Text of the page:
So far, 2021 has delivered notable examples of real estate companies opting to raise finance in European markets through bond issues structured to comply with sustainability criteria.
In January, property manager CBRE Global Investors raised €500 million via a green bond issue. In February, central and eastern European investor Atrium European Real Estate raised €300 million, followed in March by a Spanish house-building subsidiary of US alternatives manager Värde Partners, which also raised €300 million.
They were joined last week by Canary Wharf Group, the real estate investment trust which owns the business estate of the same name in London’s Docklands. It issued £906.3 million (€1 billion) of green bonds – its first foray into the sustainable capital markets. For more on this, and the past week’s happenings, read on.
Green bond bonanza:
In a statement announcing the issue, CWG said the offer met strong demand and the proceeds will be used to finance and refinance a pool of “green assets”. Shobi Khan, the company’s chief executive, interpreted demand for notes as a reflection of “investors’ recognition of CWG’s role as the largest sustainable developer in the UK and our commitment to be net zero by 2030”.
Sponsors with a clearly defined commitment to buying or developing properties that meet the industry’s sustainability expectations are increasingly making such strategies a crucial factor in their capital raising activities. By sourcing so-called ‘green’ debt, sponsors make a statement about their real estate strategies, because the proceeds are limited to assets that meet pre-agreed sustainability criteria.
In a March interview, Tim Mooney, chief executive of Värde Partners, speaking after the €300 million green bond issue by its Spanish residential subsidiary, Vía Célere, argued the decision to go green was not taken to drive higher demand or tighter pricing of the notes. Rather it was to underscore its strategy to create sustainable housing products in the Spanish market.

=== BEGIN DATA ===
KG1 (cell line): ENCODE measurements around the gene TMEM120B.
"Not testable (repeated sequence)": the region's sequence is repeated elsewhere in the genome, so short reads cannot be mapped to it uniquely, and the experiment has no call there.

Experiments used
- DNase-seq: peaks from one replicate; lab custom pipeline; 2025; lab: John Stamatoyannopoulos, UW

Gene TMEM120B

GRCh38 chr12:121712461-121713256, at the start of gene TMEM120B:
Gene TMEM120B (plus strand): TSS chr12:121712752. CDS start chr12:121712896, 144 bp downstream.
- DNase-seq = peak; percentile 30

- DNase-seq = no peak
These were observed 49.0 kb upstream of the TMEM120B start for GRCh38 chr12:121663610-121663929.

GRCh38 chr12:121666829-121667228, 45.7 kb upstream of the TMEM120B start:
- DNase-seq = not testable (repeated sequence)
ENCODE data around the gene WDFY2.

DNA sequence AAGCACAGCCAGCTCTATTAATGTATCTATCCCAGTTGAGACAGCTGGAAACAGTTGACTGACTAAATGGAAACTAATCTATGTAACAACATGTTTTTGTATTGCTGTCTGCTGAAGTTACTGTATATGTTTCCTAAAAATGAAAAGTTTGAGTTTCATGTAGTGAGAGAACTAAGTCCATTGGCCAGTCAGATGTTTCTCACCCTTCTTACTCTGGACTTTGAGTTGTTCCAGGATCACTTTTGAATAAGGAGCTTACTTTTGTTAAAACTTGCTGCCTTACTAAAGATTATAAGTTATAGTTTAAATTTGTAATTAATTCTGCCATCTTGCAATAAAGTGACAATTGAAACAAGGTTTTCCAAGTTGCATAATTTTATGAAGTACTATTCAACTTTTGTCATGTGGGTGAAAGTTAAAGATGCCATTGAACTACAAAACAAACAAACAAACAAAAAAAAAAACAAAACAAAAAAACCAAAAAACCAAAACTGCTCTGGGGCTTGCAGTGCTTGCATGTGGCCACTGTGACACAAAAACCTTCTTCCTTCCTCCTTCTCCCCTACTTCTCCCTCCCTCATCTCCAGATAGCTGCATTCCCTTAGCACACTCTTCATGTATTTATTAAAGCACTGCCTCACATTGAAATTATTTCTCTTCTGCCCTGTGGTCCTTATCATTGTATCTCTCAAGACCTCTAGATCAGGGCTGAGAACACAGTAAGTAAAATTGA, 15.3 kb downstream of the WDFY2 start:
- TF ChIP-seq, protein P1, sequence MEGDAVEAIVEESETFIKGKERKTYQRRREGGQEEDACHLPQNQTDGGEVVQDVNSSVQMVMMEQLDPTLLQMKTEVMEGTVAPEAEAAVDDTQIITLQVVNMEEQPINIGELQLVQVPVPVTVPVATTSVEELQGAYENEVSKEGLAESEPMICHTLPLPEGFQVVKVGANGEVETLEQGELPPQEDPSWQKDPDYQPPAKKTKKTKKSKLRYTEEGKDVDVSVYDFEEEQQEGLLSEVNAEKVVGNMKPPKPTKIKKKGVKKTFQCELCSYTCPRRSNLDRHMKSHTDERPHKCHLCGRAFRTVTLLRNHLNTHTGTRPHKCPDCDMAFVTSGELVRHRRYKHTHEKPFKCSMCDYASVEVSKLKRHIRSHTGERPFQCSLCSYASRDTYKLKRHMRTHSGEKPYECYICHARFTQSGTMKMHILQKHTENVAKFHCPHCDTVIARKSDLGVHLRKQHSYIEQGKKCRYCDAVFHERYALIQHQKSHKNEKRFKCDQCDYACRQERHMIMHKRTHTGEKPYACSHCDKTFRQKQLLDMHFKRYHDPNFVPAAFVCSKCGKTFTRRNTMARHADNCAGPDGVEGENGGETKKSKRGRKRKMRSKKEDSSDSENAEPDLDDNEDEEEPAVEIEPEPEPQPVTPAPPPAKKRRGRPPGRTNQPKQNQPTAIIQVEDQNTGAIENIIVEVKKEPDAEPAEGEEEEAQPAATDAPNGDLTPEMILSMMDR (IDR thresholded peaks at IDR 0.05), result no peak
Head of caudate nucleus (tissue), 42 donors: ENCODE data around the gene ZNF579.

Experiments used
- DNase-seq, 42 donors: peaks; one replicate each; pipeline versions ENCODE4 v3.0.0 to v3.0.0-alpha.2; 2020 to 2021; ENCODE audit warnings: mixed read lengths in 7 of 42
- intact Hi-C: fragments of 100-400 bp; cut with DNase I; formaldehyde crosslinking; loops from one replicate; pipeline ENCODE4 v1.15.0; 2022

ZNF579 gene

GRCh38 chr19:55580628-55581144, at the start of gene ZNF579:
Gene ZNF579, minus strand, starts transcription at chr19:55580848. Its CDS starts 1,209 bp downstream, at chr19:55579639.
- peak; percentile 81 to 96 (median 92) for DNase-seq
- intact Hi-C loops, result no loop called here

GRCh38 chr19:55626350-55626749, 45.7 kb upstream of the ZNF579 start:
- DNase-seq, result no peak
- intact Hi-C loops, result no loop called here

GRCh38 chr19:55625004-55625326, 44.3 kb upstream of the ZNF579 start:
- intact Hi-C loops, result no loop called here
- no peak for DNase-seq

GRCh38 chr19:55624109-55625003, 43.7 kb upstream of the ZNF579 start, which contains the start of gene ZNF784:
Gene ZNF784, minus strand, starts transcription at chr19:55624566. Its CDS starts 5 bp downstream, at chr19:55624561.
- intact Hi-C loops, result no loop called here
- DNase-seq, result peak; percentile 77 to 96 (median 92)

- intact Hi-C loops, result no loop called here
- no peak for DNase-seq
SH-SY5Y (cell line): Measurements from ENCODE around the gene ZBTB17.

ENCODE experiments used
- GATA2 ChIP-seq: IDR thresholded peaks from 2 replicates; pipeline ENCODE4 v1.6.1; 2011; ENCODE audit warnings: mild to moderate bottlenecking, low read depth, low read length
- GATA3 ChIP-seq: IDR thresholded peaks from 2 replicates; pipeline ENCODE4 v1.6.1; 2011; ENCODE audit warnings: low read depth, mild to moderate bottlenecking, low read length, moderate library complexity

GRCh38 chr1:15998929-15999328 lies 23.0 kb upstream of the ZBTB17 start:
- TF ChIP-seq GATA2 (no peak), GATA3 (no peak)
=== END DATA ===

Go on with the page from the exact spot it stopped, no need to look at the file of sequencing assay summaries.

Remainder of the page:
Helaba goes big on its home turf:
This week, the head of real estate finance for Germany at Frankfurt-based bank Helaba told Real Estate Capital why the bank was comfortable being the sole underwriter of a senior loan to back the circa €700 million purchase of one of the city’s most prominent office towers. The Silberturm skyscraper, fully occupied by German railway company Deutsche Bahn, was bought by Austrian company Imfarr and Swiss investor SN Beteiligungen from Korean investor Samsung.
Fritz Müller said the quality of the asset and its occupier were paramount in its decision to lend, as was the bank’s familiarity with the skyscraper’s location. “There are around 200 metres between the Helaba tower and the Silberturm tower,” he said.
Müller added that several other lenders lined up with offers of finance for the trophy asset. Helaba’s plan now is to syndicate part of the loan, including to German savings banks and senior lenders.
Knight Frank’s capital advisory push:
Large real estate consultancies are building out their capital advisory capabilities, as they strive to offer a full range of property services to clients – including raising finance. In March, consultancy giant JLL bought London-based advisory firm CAPRA Global Partners, as part of its push to be a key player in the real estate capital markets.
Now, London-headquartered Knight Frank has launched a new division – Knight Frank Capital Advisory – designed to provide clients with capital-raising assistance across debt and equity. The company has an existing debt advisory business, run by Lisa Attenborough, which launched in 2017 and will continue to operate within the KFCA business line.
Birju Shah, the former property banker hired to run the new division, told Real Estate Capital that combining debt and equity advice makes sense in today’s market. “Clients need capital, full stop. It is important to understand a client’s strategy to work out what capital it needs, be that senior debt, equity or something in between,” he said.
He added that KFCA plans to expand into placement agency work for clients. As sources of capital – both debt and equity – expand across European markets, such consultancies are keen to play a key role as the market’s facilitators.
Oaktree talks life sciences:
Private equity giant Oaktree Capital Management last week wrote about its belief in lending to the life sciences industry. Oaktree’s research piece focused on direct lending to life sciences companies, rather than against the real estate such companies occupy, and focused on the US market, rather than Europe. However, its views on the industry will be interesting reading for financiers thinking about writing loans against life sciences properties in Europe.
Oaktree wrote that it believes demand for healthcare innovation will long outlast the covid-19 crisis and will intensify in the coming years as populations age and the middle class expands. It added that advancements in this capital-intensive industry will require significant spending on technology, equipment and research and development.
In case you missed it, our February feature on financing life sciences real estate explained that lender appetite for the sector is growing. However, sources stressed that a real understanding of the life sciences industry is essential when underwriting loans, with space requirements, and the use of that space, significantly different depending on the activities the occupier is engaged in.